section times, programming assignments, written assignments, and              send out emails to 411 instructors from 302 institutions whose
in-class assessments (exams and quizzes).                                     contact information we were able to find. We were able to gather
   One of our motivations behind these questions was to determine             responses from 87 instructors across 79 institutions in 34 states.
emphasis on the theoretical components versus applied components              57 of these responses were from doctoral universities with 36 be-
of the courses. As such, we asked questions about both the content            ing from an R1 university, 12 from an R2 university, and 9 from a
and number of assignments.                                                    doctoral/professional university as defined by the Basic Carnegie
Survey Results of Introductory Undergraduate Algorithms Courses in the U.S.                                          SIGCSE 2023, March 15–18, 2023, Toronto, ON, Canada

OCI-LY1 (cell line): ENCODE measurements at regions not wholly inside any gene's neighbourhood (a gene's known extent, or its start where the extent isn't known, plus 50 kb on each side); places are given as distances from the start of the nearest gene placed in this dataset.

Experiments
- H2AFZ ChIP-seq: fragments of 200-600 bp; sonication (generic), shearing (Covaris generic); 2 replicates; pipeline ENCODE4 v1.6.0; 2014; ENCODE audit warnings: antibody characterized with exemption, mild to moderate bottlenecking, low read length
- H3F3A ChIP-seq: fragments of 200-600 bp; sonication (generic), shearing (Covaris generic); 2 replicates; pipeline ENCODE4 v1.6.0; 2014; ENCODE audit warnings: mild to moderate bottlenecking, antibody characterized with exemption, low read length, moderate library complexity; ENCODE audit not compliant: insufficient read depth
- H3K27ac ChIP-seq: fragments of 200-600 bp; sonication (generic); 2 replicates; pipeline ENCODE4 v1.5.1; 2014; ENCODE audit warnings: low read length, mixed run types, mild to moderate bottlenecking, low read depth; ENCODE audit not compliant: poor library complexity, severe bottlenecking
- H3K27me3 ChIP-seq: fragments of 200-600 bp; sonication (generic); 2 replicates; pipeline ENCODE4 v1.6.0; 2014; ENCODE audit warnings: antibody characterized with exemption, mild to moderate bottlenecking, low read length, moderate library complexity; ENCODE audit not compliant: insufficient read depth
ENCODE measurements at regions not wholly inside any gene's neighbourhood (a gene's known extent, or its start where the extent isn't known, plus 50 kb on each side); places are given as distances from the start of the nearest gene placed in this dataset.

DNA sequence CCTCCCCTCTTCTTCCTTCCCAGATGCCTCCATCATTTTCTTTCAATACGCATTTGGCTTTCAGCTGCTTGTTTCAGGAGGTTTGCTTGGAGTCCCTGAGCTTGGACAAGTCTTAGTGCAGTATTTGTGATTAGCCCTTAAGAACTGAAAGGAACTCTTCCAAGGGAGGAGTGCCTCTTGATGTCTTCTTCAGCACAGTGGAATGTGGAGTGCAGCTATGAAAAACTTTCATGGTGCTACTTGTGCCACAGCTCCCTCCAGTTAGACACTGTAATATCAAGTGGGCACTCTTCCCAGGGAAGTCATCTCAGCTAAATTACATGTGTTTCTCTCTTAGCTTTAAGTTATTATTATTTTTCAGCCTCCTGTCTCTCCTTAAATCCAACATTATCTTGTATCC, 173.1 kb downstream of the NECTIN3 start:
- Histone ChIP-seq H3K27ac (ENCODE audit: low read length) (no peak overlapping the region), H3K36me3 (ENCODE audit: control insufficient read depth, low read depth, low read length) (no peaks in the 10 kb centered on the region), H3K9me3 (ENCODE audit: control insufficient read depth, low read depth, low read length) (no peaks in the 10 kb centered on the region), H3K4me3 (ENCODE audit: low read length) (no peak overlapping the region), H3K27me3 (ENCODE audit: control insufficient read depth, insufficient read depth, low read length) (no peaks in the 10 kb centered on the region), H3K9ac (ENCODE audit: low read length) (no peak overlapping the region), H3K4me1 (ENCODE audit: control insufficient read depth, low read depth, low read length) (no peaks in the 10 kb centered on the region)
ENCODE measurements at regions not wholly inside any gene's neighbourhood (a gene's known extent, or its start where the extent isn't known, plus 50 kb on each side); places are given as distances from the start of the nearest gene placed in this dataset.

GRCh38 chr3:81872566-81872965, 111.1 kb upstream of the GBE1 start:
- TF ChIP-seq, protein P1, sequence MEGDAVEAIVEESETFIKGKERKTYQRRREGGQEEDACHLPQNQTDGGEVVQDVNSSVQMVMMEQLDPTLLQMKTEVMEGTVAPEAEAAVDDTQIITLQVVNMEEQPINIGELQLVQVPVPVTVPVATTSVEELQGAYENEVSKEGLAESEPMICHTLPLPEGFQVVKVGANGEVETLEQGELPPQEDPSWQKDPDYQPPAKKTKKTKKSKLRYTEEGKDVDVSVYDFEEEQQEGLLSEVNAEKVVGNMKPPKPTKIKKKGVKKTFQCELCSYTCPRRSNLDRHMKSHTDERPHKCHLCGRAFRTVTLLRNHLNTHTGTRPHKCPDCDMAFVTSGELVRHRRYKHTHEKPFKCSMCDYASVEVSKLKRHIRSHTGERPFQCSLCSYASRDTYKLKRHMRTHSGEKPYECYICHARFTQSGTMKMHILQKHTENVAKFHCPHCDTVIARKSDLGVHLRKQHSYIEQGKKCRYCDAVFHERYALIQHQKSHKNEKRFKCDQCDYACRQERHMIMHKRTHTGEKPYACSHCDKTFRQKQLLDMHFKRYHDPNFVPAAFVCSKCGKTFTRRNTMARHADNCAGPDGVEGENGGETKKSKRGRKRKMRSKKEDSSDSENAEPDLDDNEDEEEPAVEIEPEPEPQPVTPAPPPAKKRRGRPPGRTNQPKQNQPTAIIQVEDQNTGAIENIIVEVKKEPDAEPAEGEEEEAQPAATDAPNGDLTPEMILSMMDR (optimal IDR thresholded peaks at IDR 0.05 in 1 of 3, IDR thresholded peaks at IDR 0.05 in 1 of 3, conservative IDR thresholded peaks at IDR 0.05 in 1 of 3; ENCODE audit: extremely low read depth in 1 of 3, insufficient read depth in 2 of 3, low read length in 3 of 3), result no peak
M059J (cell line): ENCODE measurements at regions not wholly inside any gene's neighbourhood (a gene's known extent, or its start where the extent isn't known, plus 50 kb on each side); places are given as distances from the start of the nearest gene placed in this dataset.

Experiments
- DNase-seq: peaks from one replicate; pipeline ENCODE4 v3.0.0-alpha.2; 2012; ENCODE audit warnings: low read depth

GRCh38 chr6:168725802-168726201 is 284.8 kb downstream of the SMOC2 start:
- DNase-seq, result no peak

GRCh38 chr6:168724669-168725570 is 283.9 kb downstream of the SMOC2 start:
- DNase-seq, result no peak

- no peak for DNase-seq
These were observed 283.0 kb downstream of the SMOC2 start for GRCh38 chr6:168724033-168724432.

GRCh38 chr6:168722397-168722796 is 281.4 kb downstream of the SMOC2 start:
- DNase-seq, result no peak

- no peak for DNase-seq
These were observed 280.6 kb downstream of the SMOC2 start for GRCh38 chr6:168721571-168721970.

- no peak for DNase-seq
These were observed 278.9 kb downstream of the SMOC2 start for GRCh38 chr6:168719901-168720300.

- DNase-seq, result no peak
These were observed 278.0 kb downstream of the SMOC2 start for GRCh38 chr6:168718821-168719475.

Classification [13]. 14 of these responses were from master’s degree-
granting institutions, and 16 were from baccalaureate colleges.
These rates mirror the ACM 2013 curricula survey [8]. 70 of these
institutions used a semester system, seven used a quarter system,
and two classes had a term length of 12-13 weeks. As answered by
respondents, of the distinct courses, 70 were upper-division courses,
11 were lower-division, and 2 were indicated as both (by different
respondents teaching the same course).

4.1     Instructor Background
We found that over 90% of instructors were professors, comprising
31 assistant professors, 25 associate professors, and 24 full profes-
sors. 6 respondents were adjunct faculty, and one was a graduate
student teacher. We also asked about their involvement in teaching